The fall also had its duties, part task, and part play. The woods abounded in hickory nuts, walnuts, and hazelnuts, and a supply of all these had to be gathered, for they furnished no small part of the winter food. Preparation was always made for this work by the boys of Mr. Brent's family long before a hickory nut had thought of falling. Shortly after the wolf hunt which I described to you in the last chapter, Balser and Jim began to make ready for the nut campaign. Their first task was to build a small wagon, for the purpose of carrying home the nuts. They found a tree twelve of fourteen inches in diameter, which they felled. They then sawed off four round sections of the tree, each about one inch thick, to serve as wheels. From the outer edge of these wheels they removed the bark, and bound them with tires made from the iron hoops of a barrel. They then cut round holes in the centre in which to insert the axles of the wagon. With their hatchets they split clapboards, which they made smooth, and of the clapboards they made the bottom, sides, and ends. The boys worked pretty hard for ten or twelve days and completed as perfect a two-horse wagon, in miniature, as any one ever beheld. There were the tongue, the axletree, the sideboard, the headboard, and the tail-gate and floor, all fitted so tightly together that you would have declared a wagon maker had made them. The wheels, bound with barrel-hoop tires, were marvels of their kind. The wagon bed would hold as much as could be contained in two large flour sacks, and when filled with nuts would prove quite a load to draw, consequently the boys must have a team of some sort. The team which they eventually rigged up was probably the most absurd and curious combination that ever drew a load.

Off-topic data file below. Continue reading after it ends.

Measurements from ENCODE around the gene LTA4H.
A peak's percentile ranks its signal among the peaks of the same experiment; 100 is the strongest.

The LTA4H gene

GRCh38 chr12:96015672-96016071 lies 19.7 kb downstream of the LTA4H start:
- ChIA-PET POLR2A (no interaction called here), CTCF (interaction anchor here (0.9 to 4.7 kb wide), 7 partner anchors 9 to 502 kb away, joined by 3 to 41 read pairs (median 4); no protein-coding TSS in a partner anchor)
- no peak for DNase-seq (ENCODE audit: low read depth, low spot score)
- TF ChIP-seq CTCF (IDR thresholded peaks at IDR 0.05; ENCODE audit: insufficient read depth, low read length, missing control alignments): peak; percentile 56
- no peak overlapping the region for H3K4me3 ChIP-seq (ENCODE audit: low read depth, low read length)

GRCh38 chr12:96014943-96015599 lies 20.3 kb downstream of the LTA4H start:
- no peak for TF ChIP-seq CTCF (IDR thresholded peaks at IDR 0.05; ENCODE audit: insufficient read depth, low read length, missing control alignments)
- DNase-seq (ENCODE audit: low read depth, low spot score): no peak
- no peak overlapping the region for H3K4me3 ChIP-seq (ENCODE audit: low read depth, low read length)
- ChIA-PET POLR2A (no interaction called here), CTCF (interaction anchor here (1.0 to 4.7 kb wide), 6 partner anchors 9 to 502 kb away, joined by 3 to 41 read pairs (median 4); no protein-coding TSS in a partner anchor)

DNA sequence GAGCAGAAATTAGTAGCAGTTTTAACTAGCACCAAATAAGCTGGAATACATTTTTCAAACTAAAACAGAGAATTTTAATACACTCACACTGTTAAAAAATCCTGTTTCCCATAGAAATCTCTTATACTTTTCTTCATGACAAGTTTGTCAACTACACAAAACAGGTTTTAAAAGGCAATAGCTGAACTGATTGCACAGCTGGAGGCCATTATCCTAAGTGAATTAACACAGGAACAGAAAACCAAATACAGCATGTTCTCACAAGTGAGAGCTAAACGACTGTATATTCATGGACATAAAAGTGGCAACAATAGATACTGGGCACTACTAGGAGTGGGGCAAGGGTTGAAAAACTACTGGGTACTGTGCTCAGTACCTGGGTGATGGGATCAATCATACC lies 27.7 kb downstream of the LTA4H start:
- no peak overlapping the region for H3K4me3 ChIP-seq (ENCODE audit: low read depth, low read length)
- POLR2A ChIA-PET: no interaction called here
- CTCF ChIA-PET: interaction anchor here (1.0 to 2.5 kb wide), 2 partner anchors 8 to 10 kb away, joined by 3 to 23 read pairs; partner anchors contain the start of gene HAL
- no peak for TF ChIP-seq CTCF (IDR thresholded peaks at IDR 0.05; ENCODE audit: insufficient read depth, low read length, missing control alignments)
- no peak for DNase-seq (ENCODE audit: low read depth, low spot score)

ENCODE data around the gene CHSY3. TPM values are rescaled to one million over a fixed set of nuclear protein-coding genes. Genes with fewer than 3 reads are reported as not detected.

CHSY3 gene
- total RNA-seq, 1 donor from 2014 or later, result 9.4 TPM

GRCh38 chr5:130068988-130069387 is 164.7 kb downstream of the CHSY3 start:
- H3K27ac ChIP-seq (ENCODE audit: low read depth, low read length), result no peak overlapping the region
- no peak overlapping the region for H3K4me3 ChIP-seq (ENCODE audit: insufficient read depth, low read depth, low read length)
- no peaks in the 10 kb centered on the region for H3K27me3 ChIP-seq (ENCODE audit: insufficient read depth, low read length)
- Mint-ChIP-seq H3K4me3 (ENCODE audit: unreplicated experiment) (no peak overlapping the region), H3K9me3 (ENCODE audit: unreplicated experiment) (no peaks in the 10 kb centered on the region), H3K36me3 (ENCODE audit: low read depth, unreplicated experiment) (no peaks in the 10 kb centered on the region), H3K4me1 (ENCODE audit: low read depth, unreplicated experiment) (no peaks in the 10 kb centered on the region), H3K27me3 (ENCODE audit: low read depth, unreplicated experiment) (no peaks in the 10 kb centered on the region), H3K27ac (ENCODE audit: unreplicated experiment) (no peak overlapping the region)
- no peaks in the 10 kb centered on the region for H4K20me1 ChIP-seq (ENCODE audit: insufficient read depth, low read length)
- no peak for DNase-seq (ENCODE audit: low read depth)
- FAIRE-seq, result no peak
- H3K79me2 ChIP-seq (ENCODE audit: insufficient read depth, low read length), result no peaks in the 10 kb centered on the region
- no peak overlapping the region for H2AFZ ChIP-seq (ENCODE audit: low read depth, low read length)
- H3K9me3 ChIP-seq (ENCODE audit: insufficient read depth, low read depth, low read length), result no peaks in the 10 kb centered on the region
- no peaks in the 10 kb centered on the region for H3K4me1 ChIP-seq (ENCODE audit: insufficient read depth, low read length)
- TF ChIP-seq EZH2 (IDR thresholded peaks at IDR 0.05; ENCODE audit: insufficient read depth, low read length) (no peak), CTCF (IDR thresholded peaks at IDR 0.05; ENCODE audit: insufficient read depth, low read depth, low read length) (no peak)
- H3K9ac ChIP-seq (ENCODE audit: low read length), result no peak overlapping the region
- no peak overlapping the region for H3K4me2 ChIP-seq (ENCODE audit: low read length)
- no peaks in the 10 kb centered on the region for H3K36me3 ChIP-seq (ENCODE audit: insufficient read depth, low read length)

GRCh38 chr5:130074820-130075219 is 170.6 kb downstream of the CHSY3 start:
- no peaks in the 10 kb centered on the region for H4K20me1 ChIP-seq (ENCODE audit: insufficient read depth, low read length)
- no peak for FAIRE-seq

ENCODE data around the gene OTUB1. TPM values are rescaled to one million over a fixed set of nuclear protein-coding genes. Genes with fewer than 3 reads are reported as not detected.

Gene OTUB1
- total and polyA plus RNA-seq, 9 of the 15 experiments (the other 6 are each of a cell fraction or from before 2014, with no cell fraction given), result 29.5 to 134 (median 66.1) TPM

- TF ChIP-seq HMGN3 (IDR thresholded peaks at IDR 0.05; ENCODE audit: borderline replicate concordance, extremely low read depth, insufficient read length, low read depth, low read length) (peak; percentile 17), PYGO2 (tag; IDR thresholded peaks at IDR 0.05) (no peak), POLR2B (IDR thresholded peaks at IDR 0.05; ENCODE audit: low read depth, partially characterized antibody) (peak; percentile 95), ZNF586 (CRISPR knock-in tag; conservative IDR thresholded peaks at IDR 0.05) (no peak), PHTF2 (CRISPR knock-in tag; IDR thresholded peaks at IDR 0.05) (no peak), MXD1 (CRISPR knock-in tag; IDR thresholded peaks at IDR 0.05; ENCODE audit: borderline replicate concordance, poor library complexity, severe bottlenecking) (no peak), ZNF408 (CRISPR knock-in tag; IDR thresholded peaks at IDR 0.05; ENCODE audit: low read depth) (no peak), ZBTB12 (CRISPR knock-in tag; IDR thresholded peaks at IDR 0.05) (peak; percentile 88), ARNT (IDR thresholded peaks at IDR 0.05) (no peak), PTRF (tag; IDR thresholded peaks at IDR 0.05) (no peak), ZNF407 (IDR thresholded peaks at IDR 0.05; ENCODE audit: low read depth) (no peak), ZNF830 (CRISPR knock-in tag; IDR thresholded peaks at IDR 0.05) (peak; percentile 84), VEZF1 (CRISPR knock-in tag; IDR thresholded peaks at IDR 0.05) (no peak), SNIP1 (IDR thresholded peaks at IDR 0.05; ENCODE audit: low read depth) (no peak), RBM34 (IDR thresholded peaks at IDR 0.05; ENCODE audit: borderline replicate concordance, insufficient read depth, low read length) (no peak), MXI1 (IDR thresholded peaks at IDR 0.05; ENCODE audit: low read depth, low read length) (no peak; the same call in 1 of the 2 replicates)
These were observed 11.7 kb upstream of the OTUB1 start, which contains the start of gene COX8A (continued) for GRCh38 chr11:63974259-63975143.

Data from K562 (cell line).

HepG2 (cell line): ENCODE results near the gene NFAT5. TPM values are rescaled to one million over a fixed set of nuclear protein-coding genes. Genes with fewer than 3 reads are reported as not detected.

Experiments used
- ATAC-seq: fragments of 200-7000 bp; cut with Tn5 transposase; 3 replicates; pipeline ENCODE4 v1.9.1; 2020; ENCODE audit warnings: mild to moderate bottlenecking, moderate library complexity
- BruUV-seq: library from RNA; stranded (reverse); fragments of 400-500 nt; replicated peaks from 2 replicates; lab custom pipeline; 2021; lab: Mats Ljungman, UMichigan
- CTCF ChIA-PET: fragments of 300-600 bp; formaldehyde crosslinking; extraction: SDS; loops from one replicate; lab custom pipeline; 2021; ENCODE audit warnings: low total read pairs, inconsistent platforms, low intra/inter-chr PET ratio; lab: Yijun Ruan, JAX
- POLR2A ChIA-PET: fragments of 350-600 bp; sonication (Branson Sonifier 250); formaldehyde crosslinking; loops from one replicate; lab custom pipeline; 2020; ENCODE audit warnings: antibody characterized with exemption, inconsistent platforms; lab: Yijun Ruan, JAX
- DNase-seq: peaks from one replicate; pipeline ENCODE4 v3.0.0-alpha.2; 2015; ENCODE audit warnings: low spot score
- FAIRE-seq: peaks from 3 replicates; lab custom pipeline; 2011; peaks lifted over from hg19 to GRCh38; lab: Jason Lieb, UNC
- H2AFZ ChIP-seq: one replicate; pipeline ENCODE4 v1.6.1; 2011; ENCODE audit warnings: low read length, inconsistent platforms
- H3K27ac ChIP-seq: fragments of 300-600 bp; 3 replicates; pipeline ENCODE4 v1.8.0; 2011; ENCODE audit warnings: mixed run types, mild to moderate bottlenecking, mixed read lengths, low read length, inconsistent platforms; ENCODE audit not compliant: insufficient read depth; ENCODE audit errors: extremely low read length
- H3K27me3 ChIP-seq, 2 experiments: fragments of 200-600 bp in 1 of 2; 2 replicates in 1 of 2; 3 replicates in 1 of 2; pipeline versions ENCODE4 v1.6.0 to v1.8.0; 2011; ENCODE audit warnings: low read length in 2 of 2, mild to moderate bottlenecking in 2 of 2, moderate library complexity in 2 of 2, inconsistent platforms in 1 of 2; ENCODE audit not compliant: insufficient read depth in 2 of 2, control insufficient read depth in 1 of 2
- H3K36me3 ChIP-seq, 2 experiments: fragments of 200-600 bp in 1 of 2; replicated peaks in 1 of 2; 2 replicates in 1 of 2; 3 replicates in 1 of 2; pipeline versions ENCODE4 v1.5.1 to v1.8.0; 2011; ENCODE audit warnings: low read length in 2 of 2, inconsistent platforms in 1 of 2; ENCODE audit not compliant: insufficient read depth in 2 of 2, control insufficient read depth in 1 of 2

The boys selected strong pieces of deer-hide, and made four sets of harness. For what purpose, do you suppose? You never could guess. Two for the dogs, Tige and Prince, and two for the bear cubs, Tom and Jerry, who they proposed should do something to earn their bread and milk, for they were growing to be great awkward, big-footed, long-legged fellows, and were very strong.
So the four sets of harness were finished, and one day the odd team was hitched up for trial. The little wagon was loaded with rocks, and the boys tried to start the team. The dogs seemed willing enough to obey, but the cubs, which were hitched in front, went every way but the right one, and showed a disposition to rebel against the indignity of work.
The bears were then taken from the lead, the dogs were put in their places, and the bears were put next to the wagon. The team was started again, but the cubs lay down flat upon the ground and refused to move. After trying in vain to induce the cubs to do their duty, Balser spoke to Jim, who was standing at the dogs' heads, and Jim started forward, leading the dogs, and Jim and the dogs dragged after them the cubs and the wagon. At almost every step the heavily loaded wagon would roll upon the hind feet of the cubs, and Balser threw thorns upon the ground, which pricked the bears as they were dragged along, until the black sluggards came to the conclusion that it was easier to work than to be dragged over thorns; so they arose to their feet, and followed the dogs, without, however, drawing an ounce of the load.